You Have to See Chrissy Teigen Dressed Up as Guy Fieri for Halloween (PHOTO)

10/27/2015 at 05:49 PM ET

Chrissy Teigen Guy Fieri halloween costume
Courtesy ABC

Watch out, Flavortown — it looks like Chrissy Teigen just became your newest resident.

For a special Halloween episode of the daytime talk show FABLife, airing this Friday, the supermodel host dressed up as Food Network star Guy Fieri — and she didn’t skip a detail.

Sporting a spiky bleached blonde wig, goatee, flaming black shirt, and ultra-reflective sunglasses (not worn on the back of her head, sadly), the barely-recognizable Teigen scored major costume dedication points with this one.

RELATED: Forget Modeling, Chrissy Teigen Says Cooking ‘Should Have Been My First Calling’

And though she definitely knocked it out of the park, she’s not the first food personality to swipe Fieri’s signature look for the holiday. In 2011, chef Mario Batali sported the same outfit for an episode of The Chew.

And in what has to be one of the spookiest Halloween costumes of all time, chef Rocco DiSpirito went as a down-the-middle split of Fieri and fellow celebrity chef Giada de Laurientiis on New York Live in 2013.

Perhaps “Celebrities Dressed As Guy Fieri on Daytime Talk Shows” can be a new Halloween tradition? Are you listening, Ellen?

RELATED: 17 Creative Ways to Dress Like Food for Halloween

Shay Spence

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The Latest Craze in Disco Styles Is See-Through Jeans—but Beware of Foggy Bottoms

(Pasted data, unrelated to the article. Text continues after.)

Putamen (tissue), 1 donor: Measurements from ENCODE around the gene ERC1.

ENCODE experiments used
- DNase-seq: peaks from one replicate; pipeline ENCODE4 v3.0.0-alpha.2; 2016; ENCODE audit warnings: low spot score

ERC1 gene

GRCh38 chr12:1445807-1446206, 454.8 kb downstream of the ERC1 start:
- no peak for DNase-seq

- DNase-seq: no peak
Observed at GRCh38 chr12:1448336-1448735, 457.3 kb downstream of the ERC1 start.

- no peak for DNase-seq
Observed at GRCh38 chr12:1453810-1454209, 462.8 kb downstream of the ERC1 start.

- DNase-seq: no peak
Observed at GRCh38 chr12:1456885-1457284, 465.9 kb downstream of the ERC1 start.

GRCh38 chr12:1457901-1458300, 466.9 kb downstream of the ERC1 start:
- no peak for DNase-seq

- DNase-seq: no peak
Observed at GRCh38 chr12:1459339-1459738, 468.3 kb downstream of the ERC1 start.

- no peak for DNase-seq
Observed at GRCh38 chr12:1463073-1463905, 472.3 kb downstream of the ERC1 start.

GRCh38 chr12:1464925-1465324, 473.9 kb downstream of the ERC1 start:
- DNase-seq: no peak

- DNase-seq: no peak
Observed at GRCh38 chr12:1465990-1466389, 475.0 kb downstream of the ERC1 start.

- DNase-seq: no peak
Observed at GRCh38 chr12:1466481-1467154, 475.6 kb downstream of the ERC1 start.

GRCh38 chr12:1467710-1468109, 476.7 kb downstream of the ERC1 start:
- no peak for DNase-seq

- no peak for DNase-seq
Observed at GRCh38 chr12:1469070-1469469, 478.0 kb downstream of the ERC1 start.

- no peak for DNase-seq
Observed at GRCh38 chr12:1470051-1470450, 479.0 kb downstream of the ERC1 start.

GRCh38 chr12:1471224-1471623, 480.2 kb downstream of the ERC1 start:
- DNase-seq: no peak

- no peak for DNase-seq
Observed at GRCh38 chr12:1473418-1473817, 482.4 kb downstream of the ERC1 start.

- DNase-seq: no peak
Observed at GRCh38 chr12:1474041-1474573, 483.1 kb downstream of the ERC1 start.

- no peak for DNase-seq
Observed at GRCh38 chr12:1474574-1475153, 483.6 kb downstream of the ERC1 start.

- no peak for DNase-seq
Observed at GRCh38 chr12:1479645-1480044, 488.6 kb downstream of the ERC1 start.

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The Latest Craze in Disco Styles Is See-Through Jeans—but Beware of Foggy Bottoms

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On a clear day, you can see forever—or at least that’s the wicked thought behind L.A. designer Agi Berliner’s transparent idea: see-through jeans. Exhibitionists notwithstanding, most folks wear them over bathing suits or as attention-getting evening wear with halters, garter belts and body stockings. Created for the disco crowd, the $34 jeans are selling like, well, hot pants. In just six weeks, 25,000 pairs have already been sold in such major department store chains as Macy’s, Bonwit’s and Saks.

“What’s limiting American designers is that we’re afraid to do something different,” says Berliner, 32, a Hungarian émigré who fled with her family to the U.S. in 1956. Agi thought up the gimmick in London while marveling at the way plastics were being employed by designers of punk fashion. In her L.A. office, where she designs for La Parisienne junior sportswear, Agi spent five days on the phone and six weeks testing to come up with the right plastic.

Agi herself tried out the French-cut jeans with the zipper in front, and quickly found several problems: Some plastics tore away from stitching, others wouldn’t bend and all fogged with perspiration. The ideal material proved to be a vinyl supplied by a bookbinder. The steam was eliminated with a series of vents behind the knees and in the crotch. “They’re no hotter than polyester pants,” claims Agi, “and if you wear them with tights, they won’t stick to your legs.”

Whatever the discomfort and despite the problem of Saturday night feverishness, discomaniacs report one major advantage of the plastic pants: no laundry bills. To keep Berliner’s see-through jeans clear, all the wearer needs is a little Windex.

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KiKi on

Not bad. I liked Clinton dressed as Mario best (especially with the orange crocs)!

ilvulord on

very good costume! lol!

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